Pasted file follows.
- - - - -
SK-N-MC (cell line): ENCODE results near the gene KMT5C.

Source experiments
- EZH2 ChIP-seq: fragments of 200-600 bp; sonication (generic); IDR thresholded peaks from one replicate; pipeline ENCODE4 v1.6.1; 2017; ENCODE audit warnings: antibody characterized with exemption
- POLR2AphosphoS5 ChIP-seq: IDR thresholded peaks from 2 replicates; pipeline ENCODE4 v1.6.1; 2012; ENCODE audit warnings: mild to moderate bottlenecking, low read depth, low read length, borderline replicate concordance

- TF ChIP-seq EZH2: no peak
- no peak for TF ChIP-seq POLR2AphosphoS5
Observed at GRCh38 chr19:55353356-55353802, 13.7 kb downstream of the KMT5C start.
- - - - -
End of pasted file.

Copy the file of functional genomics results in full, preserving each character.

SK-N-MC (cell line): ENCODE results near the gene KMT5C.

Source experiments
- EZH2 ChIP-seq: fragments of 200-600 bp; sonication (generic); IDR thresholded peaks from one replicate; pipeline ENCODE4 v1.6.1; 2017; ENCODE audit warnings: antibody characterized with exemption
- POLR2AphosphoS5 ChIP-seq: IDR thresholded peaks from 2 replicates; pipeline ENCODE4 v1.6.1; 2012; ENCODE audit warnings: mild to moderate bottlenecking, low read depth, low read length, borderline replicate concordance

- TF ChIP-seq EZH2: no peak
- no peak for TF ChIP-seq POLR2AphosphoS5
Observed at GRCh38 chr19:55353356-55353802, 13.7 kb downstream of the KMT5C start.